The trainers were placed on leave in August shortly after ESPN published an article describing a “toxic” culture at the program. Around the same time, Loh, who according to the sources had by that point seen a preliminary draft of the medical report, accepted “legal and moral responsibility” for McNair’s death on behalf of the university and started a second investigation that culminated in last month’s report into the football program’s culture.
Also in August, the university and Rick Court, the football program’s strength and conditioning coach, reached an agreement to part ways, after Court was identified in the ESPN article as the ringleader of a culture of bullying and humiliation that is widely deemed to belong to an older, retrograde vision of football.
On Tuesday, the Terrapins, who are 5-4 under interim head coach Matt Canada (who is also the offensive coordinator), tried to put the past several days’ events behind them as they prepared for Saturday’s game at Indiana (5-4).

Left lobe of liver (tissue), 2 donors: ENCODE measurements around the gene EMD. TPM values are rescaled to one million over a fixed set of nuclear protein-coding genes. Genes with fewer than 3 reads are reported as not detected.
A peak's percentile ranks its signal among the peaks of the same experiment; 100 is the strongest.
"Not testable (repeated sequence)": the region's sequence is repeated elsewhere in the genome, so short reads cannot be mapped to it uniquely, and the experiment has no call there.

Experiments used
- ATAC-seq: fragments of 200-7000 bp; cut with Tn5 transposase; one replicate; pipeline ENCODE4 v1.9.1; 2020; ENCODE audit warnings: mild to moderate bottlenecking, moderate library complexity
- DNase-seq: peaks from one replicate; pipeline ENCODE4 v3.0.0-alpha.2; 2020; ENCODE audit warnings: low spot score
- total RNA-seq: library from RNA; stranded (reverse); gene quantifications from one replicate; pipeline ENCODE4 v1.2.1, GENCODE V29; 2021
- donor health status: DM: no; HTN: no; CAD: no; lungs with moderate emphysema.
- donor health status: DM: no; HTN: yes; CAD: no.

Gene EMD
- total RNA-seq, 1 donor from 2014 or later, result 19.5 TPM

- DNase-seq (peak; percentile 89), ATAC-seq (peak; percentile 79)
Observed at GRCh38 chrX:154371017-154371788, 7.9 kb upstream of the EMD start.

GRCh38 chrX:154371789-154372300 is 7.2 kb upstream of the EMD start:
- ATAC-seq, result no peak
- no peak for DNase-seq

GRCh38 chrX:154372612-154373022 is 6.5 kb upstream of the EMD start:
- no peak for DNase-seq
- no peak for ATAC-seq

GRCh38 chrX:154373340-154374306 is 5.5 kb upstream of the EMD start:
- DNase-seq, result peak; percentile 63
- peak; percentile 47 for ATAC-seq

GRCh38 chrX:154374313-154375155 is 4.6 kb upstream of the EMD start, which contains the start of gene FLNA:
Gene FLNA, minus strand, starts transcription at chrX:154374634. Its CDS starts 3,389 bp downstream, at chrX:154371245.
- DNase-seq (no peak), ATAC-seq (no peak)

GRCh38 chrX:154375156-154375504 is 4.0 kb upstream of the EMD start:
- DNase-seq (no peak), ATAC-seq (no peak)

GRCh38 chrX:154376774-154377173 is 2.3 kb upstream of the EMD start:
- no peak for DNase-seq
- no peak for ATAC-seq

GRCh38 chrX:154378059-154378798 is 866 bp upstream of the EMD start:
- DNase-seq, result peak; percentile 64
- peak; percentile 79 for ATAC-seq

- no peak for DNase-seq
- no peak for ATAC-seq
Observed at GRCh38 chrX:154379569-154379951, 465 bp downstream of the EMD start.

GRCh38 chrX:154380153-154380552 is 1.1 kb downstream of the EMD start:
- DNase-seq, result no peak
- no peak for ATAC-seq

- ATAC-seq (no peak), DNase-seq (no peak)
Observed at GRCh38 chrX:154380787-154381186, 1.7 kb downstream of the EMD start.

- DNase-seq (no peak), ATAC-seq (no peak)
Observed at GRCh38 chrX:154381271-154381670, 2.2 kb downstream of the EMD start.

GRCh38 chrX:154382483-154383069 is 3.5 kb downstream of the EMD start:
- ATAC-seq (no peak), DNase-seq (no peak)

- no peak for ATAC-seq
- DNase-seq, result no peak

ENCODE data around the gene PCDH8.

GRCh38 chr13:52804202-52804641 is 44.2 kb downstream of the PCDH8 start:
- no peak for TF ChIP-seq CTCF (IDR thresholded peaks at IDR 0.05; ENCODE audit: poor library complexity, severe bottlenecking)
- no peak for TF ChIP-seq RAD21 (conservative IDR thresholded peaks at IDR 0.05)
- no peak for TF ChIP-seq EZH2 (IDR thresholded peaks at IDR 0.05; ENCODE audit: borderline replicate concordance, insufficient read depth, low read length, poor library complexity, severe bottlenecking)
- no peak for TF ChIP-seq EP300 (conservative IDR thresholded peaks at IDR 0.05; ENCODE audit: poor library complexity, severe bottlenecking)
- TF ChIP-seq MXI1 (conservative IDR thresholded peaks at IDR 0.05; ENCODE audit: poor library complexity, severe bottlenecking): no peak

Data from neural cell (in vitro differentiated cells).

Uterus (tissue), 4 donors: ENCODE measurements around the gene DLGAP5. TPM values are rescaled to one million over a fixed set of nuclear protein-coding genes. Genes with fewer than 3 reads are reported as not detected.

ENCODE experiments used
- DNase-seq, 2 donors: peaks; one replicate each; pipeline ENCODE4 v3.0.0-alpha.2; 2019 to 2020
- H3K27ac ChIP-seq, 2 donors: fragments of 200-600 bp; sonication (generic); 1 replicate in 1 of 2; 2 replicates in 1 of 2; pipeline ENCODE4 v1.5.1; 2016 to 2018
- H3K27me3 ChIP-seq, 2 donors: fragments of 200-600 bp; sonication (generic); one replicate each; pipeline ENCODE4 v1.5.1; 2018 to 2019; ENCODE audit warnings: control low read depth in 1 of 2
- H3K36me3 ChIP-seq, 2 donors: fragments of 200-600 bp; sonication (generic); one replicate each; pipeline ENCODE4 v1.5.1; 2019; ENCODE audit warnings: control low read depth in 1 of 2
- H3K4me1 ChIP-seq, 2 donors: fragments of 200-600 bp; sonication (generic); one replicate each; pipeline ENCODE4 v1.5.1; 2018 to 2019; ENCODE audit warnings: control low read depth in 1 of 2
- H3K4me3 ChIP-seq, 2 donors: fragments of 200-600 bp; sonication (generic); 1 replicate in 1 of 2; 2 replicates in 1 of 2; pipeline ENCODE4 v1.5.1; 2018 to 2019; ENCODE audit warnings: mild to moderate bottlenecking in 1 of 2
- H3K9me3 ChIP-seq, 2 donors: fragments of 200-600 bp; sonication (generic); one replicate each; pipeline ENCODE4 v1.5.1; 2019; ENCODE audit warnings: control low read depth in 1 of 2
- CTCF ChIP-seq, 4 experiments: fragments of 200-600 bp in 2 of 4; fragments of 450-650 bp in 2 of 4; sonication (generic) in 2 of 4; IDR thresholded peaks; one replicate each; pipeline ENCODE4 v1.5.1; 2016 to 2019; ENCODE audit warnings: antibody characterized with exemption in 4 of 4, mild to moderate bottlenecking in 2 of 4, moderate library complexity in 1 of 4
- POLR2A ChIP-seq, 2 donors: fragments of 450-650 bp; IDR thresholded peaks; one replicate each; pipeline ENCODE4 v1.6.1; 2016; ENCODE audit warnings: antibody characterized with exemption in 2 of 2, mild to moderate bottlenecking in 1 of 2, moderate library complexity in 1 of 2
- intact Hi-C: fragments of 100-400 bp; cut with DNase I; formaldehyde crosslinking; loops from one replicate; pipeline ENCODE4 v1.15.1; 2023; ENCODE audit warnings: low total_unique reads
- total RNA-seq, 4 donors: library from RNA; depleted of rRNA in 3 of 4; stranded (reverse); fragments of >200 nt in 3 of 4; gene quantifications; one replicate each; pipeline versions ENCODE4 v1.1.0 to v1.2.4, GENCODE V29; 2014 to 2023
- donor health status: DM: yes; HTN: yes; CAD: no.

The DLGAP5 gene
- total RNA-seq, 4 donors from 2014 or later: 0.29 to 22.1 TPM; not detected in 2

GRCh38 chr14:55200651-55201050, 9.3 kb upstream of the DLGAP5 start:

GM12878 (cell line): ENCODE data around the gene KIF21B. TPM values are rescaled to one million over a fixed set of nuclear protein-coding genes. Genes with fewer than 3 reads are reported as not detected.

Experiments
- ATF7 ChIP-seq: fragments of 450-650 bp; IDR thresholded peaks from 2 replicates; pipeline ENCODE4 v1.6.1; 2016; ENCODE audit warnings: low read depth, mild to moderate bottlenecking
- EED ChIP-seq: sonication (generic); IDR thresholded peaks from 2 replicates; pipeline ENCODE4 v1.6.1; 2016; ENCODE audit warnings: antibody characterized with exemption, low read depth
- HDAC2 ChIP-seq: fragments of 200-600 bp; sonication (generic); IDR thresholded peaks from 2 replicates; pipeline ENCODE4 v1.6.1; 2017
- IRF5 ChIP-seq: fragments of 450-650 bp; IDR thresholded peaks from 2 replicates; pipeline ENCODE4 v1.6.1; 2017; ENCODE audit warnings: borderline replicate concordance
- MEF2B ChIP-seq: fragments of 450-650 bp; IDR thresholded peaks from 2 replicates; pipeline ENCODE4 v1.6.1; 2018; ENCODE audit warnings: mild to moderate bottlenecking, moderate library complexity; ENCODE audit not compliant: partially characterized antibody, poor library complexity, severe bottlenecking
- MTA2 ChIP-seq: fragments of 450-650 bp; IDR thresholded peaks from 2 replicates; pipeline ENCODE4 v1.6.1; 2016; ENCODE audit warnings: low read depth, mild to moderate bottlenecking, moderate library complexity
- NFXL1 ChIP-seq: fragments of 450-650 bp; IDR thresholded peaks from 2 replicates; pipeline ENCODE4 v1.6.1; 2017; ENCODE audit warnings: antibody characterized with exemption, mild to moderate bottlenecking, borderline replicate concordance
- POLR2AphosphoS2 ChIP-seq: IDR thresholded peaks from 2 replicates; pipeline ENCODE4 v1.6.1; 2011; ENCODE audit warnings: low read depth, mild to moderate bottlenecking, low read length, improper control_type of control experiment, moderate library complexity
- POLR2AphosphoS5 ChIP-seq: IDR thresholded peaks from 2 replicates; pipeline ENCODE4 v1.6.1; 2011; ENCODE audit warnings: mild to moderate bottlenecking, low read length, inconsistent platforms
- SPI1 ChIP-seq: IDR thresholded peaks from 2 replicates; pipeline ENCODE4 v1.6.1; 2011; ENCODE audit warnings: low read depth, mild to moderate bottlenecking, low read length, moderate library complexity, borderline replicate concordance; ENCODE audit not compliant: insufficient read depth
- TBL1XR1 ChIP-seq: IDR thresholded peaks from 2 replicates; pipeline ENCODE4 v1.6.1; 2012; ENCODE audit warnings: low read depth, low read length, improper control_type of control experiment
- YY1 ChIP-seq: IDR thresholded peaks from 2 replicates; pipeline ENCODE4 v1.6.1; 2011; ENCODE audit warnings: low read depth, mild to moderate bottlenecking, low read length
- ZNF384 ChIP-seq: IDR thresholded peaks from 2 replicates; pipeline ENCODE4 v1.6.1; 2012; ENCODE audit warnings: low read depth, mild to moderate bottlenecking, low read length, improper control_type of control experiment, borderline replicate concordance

“A week ago, we were sitting here, and then suddenly there were different events,” Canada said.
But, he added: “Right now, we’re focused on Indiana.”
Maryland players elected not to make any members of the team available to the media after Saturday’s game, a home loss to Michigan State. Tuesday marked the first time current players publicly addressed the press since last week’s developments.
“There’s obviously been a lot of noise outside of the walls of the football house,” said Jesse Aniebonam, a defensive lineman. “To me and to a lot of the other guys, it’s been a normal week — we’re all trying to shift our focus to the right things.”
Aniebonam, a redshirt senior, added: “I’ve gone through a ton of changes. Not only stuff like this. I’ve had head coaches leave midseason before. I’ve gone through at least five, six position coaches; three, four defensive coordinators. These things happen.”